Holding out for scientists to develop a cure does nothing to save the lives of women who become HIV positive today. For that reason, many advocacy groups, including UNAIDS, have made recommendations on how everyone from political leaders to the girl (or guy) next door can slow the spread of HIV among women. These recommendations include:
Get the word out. Education -- for communities and leaders as well as individuals -- about HIV prevention, transmission and treatment should be presented in a way that takes into account the cultural norms of the audience and gives women the ammunition to be advocates in their own defense.
A big advance is the use of the Internet. The Web allows people to stay discreet when they otherwise might not feel comfortable reaching out for help at all. They can have their questions about HIV and HIV treatment answered; find out about the latest clinical trials; or connect with other HIV-positive or at-risk women. Web sites are an especially attractive option for women who are busy raising children or isolated geographically.
- Establish more women-friendly medical services. Clinics where women feel they are being treated respectfully are a necessity, so that they keep coming back.
- Develop female-controlled prevention methods. Although the female condom has proved extremely unpopular in the United States, microbicides are much more promising. They can be delivered in gel, cream, sponge, vaginal ring or vaginal wipe forms; some may be able to prevent STDs -- including HIV -- but still allow women to become pregnant if they'd like. However, microbicides are not yet available commercially. For a look at the latest research on these methods, click here.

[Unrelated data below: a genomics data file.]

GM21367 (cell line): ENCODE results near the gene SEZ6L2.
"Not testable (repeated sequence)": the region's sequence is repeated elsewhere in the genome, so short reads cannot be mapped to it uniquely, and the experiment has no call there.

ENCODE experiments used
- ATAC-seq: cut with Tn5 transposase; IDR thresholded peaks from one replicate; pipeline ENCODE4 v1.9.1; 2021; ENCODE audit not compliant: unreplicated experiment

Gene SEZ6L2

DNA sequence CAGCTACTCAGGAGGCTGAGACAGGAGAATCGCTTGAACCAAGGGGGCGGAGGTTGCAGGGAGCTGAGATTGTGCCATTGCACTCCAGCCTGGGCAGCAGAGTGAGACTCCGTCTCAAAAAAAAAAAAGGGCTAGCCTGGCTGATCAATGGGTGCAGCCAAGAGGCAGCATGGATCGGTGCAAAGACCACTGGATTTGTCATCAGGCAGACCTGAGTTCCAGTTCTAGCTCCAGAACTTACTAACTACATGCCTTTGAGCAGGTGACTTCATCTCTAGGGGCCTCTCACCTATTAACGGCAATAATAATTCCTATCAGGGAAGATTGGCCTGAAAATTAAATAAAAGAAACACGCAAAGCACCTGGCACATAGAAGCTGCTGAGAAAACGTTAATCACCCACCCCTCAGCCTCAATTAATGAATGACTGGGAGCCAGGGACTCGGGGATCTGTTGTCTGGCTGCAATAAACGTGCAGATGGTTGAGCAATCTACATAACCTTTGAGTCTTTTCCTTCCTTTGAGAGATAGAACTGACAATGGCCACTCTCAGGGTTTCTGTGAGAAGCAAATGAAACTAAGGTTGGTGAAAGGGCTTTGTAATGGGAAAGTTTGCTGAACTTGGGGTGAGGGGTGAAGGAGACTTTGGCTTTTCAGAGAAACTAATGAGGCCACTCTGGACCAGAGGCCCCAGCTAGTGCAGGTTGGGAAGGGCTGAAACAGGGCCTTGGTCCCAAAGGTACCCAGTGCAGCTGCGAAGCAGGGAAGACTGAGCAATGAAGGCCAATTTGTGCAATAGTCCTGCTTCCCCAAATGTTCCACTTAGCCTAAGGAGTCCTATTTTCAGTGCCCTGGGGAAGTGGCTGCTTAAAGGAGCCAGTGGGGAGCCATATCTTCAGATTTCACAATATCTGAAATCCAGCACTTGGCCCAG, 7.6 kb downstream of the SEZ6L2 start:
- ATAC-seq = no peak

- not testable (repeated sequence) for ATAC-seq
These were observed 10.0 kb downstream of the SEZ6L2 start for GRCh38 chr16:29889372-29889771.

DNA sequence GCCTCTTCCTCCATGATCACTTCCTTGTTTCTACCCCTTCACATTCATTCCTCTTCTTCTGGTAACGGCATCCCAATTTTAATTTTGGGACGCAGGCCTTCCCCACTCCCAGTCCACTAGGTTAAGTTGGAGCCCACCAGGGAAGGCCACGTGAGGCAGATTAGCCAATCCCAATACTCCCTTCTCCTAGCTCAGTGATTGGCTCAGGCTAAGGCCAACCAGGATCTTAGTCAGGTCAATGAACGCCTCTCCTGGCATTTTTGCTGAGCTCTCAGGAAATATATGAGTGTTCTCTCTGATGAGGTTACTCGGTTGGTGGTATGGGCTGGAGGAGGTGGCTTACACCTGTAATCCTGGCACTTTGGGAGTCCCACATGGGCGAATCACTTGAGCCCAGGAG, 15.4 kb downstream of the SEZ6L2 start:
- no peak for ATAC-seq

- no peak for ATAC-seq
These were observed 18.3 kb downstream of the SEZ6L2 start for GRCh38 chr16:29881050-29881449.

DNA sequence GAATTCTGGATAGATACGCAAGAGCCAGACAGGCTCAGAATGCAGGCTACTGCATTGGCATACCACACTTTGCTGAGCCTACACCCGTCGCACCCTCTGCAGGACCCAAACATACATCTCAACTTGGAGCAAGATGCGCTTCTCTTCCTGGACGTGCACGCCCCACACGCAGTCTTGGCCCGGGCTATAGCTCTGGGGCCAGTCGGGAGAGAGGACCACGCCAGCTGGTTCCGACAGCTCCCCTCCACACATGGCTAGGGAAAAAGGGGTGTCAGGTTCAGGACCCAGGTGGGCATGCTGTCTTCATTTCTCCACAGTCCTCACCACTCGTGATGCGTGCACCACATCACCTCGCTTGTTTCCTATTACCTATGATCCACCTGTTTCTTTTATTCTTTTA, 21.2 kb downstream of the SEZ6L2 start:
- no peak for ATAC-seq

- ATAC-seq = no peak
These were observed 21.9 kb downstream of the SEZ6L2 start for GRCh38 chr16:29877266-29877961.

- Encourage women's economic independence. More than two-thirds of the world's women are illiterate and 70 percent live in poverty, keeping many dependent on men either through marriage or by being forced into commercial sex work. Even small, seemingly unrelated solutions -- such as providing basic education to girls in far-flung villages, or establishing microcredit systems for women-owned businesses in the developing world -- can have a huge impact on HIV prevention by giving women the knowledge and power to make their own decisions. Women's economic status is no less crucial in the United States.
- Re-examine and change social/cultural expectations and behaviors. Risky actions -- including women's sexual subordination, rape, prostitution and a double standard for marital fidelity -- are encouraged when women's rights are ignored. Anything that holds back women's rights should be changed.
"The slow, piecemeal reform we have seen in the past is not sufficient if women's rights and needs are to be taken seriously," says UNAIDS' Piot. "Equity in all fields -- health, education, environment, the economy -- are essential if women are to act to protect themselves when it comes to HIV and AIDS." This applies to women everywhere. Women who are empowered are women who can protect themselves -- whether in Africa, Asia, Europe, the United States or anywhere in the world.
However, it is a tall order to ask disempowered women to change society on their own; it is incumbent on the rest of the world to do its part to help. Stephen Lewis, who for many years was the United Nations Special Envoy for HIV/AIDS in Africa, has been a staunch advocate of the establishment of an international agency that specifically advocates for the 52 percent of the world's population that is female. Such an organization would be a major step forward in fighting the "untrammeled oppression of women in so many countries on the planet," Lewis said. We hope he gets his wish.